Mile-high Mars mounds built by wind and climate change
New research has found that wind carved massive mounds of more than a mile high on Mars over billions of years. Their location helps pin down when water on the Red Planet dried up during a global climate change event.
The research was published in the journal Geophysical Research Letters, a journal of the American Geophysical Union, on March 31.
The findings show the importance of wind in shaping the Martian landscape, a force that, on Earth, is overpowered by other processes, said lead author Mackenzie Day, a graduate student at The University of Texas at Austin Jackson School of Geosciences.
"On Mars there are no plate-tectonics, and there's no liquid water, so you don't have anything to overprint that signature and over billions of years you get these mounds, which speaks to how much geomorphic change you can really instigate with just wind," Day said. "Wind could never do this on Earth because water acts so much faster, and tectonics act so much faster."
Day conducted the research with Jackson School researchers Gary Kocurek and David Mohrig of the Department of Geological Sciences and University of Texas at Dallas researcher William Anderson.
First spotted during NASA's Viking program in the 1970s, the mounds are at the bottom of craters. Recent analysis by the Mars rover Curiosity of Mount Sharp, a mound over three miles high inside Gale Crater, has revealed that the thickest ones are made of sedimentary rock, with bottoms made of sediments carried by water that used to flow into the crater and tops made of sediments deposited by wind. However, how the mounds formed inside craters that were once full of sediments was an open question.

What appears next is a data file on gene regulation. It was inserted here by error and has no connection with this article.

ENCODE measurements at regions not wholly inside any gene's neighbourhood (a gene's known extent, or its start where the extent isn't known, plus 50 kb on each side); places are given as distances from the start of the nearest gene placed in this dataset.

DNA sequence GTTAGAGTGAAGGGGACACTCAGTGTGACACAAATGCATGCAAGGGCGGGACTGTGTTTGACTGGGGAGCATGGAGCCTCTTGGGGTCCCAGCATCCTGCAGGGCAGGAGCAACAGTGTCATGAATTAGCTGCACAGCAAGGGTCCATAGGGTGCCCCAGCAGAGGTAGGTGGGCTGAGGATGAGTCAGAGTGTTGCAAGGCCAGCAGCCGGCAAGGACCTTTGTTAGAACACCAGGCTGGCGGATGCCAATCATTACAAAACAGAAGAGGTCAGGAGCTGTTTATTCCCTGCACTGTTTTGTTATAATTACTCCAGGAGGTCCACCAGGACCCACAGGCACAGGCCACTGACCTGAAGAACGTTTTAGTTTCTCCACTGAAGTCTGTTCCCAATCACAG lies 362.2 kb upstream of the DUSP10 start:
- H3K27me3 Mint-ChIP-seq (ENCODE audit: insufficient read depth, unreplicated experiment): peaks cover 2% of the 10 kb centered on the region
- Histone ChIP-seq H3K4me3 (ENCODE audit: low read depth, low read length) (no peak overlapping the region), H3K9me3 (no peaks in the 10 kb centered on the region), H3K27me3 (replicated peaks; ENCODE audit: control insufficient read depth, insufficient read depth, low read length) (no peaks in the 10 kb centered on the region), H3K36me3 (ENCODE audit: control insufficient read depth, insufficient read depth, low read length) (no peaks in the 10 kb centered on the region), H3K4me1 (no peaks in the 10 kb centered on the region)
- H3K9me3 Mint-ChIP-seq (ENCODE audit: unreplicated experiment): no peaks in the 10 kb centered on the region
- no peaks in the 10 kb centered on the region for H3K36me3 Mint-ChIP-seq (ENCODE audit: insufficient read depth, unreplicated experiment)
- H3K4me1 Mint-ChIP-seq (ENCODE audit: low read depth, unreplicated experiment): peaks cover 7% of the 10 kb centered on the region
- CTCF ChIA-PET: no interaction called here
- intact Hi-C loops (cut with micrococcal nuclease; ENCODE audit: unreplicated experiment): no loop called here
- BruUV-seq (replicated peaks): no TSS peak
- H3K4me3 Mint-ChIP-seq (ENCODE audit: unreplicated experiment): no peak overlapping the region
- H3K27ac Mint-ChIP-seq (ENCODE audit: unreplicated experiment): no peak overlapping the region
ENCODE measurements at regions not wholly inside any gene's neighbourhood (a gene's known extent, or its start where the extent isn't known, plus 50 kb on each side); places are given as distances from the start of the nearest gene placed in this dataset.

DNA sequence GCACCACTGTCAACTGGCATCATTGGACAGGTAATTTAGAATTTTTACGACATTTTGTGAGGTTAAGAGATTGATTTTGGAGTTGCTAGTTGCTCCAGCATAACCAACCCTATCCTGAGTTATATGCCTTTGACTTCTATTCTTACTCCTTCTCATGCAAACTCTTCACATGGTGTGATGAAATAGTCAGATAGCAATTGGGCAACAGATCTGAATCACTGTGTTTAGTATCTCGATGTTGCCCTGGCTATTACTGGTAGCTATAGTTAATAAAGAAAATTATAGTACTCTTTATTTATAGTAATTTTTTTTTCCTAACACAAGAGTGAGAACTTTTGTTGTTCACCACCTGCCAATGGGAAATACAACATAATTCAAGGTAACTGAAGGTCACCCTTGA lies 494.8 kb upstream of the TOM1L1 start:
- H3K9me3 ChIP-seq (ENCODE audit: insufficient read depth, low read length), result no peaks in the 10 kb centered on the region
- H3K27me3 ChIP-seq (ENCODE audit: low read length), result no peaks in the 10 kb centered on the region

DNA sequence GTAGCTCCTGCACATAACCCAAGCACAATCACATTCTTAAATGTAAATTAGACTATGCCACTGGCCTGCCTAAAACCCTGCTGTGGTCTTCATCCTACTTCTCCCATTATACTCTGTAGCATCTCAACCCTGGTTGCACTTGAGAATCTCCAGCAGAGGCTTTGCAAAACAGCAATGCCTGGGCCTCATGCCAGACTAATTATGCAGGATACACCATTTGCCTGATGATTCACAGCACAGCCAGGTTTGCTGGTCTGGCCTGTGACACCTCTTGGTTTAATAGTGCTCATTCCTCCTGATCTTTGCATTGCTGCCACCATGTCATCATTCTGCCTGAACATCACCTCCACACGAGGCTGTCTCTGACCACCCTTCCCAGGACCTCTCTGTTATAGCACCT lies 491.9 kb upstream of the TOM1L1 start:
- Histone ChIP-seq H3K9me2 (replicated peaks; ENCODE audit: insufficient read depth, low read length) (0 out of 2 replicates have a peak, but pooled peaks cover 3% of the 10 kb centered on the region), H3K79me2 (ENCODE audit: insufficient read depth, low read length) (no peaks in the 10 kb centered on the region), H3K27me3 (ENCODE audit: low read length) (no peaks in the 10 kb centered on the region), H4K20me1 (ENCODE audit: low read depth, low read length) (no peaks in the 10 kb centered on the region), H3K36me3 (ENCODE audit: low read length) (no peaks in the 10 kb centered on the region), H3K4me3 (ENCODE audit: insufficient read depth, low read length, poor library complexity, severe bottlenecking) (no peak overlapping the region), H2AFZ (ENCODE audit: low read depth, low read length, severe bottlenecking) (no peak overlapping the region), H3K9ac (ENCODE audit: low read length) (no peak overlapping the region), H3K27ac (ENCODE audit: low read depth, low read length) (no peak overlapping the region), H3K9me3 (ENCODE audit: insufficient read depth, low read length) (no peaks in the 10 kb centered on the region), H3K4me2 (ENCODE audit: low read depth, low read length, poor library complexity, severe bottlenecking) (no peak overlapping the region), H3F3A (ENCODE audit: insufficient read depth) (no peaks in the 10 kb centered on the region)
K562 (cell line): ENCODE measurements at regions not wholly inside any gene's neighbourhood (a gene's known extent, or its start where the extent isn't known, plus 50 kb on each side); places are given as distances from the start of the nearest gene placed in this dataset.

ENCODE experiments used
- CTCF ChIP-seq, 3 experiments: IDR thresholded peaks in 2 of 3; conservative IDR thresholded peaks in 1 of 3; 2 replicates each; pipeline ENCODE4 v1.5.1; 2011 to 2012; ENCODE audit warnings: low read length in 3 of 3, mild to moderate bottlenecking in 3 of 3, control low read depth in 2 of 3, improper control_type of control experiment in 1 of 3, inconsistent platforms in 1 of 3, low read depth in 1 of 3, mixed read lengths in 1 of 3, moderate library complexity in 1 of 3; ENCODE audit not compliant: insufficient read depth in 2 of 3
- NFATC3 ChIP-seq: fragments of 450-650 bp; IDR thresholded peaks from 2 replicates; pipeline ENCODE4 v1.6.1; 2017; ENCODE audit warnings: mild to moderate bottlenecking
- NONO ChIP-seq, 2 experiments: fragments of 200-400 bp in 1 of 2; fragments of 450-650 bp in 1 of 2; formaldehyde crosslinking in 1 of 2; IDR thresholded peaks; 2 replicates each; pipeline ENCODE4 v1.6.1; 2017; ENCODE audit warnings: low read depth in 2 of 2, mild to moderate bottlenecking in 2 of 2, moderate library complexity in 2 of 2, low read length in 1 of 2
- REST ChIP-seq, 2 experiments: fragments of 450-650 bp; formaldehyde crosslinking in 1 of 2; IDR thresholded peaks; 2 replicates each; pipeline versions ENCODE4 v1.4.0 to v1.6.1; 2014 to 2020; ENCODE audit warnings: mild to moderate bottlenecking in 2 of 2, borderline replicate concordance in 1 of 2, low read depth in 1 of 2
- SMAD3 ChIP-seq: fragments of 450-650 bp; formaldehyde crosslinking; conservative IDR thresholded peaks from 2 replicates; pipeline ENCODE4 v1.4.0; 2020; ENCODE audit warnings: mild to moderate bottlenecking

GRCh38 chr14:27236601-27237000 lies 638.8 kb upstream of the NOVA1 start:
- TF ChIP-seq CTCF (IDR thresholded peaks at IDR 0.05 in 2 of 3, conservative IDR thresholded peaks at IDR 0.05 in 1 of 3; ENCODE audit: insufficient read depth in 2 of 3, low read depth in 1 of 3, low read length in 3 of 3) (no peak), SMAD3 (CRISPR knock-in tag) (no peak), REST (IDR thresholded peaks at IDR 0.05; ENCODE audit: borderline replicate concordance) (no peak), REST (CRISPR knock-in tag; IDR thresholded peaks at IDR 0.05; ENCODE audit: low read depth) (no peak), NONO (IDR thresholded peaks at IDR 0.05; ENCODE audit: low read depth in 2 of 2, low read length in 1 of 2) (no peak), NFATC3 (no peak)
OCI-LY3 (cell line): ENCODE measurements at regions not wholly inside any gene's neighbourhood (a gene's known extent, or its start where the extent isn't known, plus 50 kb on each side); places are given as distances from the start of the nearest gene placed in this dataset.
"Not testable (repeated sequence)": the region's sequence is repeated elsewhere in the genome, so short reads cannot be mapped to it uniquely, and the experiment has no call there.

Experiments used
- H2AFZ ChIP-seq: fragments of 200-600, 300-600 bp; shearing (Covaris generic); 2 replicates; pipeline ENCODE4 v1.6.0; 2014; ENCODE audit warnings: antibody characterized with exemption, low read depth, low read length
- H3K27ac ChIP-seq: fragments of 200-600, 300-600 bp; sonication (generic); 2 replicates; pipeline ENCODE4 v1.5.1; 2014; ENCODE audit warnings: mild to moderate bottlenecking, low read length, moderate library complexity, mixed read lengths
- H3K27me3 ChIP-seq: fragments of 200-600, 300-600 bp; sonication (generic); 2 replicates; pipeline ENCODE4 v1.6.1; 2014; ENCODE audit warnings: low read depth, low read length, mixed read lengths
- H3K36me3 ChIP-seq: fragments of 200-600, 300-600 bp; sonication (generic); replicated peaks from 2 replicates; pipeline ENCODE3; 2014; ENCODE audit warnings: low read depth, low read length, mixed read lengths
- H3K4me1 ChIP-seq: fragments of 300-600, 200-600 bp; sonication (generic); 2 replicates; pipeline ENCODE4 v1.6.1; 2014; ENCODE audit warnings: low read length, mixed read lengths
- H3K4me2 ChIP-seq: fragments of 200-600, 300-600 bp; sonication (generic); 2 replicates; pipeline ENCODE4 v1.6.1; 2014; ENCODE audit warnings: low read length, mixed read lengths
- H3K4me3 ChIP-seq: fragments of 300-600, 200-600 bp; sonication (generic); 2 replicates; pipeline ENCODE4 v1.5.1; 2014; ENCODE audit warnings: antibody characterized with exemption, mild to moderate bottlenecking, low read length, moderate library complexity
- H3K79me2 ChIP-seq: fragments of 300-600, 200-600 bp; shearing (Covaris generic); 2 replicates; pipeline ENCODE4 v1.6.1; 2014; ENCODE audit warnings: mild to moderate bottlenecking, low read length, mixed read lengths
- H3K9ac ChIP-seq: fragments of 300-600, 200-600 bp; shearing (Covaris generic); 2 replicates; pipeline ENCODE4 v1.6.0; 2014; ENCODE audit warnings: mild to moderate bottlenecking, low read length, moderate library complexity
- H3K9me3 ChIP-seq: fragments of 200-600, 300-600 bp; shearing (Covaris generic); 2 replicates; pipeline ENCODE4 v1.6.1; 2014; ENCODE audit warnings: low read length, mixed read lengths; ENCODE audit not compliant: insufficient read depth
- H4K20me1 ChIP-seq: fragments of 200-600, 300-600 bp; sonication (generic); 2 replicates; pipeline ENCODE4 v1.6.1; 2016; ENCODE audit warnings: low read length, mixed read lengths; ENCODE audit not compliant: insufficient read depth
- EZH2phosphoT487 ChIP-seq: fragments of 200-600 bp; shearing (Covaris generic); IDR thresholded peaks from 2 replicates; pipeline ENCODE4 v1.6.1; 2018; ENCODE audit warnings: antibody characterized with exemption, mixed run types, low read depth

"There's been a theory out there that these mounds formed from billions of years of wind erosion, but no one had ever tested that before," Day said. "So the cool thing about our paper is we figured out the dynamics of how wind could actually do that."
To test whether wind could create a mound, the researchers built a miniature crater 30 centimeters wide and 4 centimeters deep, filled it with damp sand, and placed it in a wind tunnel. They tracked the elevation and the distribution of sand in the crater until all of it had blown away. The model's sediment was eroded into forms similar to those observed in Martian craters, forming a crescent-shaped moat that deepened and widened around the edges of the crater. Eventually all that was left of the sediment was a mound—which, in time, also eroded away.
"We went from a filled crater layer cake to this mounded shape that we see today," Day said.
To understand the wind dynamics, researchers also built a computer model that simulated how the wind flowed through the crater at different stages of erosion.
The mounds' structure helps link their formation to climate change on Mars, Kocurek said, with the bottom being built during a wet time, and the top built and mound shaped in a dry time.
"This sequence signals the change from a dominance of depositional processes by water during a wetter time, to wind reworking of these water-laid sediments with the onset of aridity, followed by wind erosion once these sediment supplies have been exhausted," he said. "Overall, we are seeing the complete remaking of the sedimentary cycle on Mars to the one that characterizes the planet today."
The research helped scientists home in on Mars' Noachian period, a geologic era that began about 3.7 billion years ago, as the period when Mars started to change from a wet world to a dry one. Scientists were able to link the climate change to the Noachian by studying the location of more than 30 mounds and finding that sedimentary mounds were only present on terrain that was exposed during that period.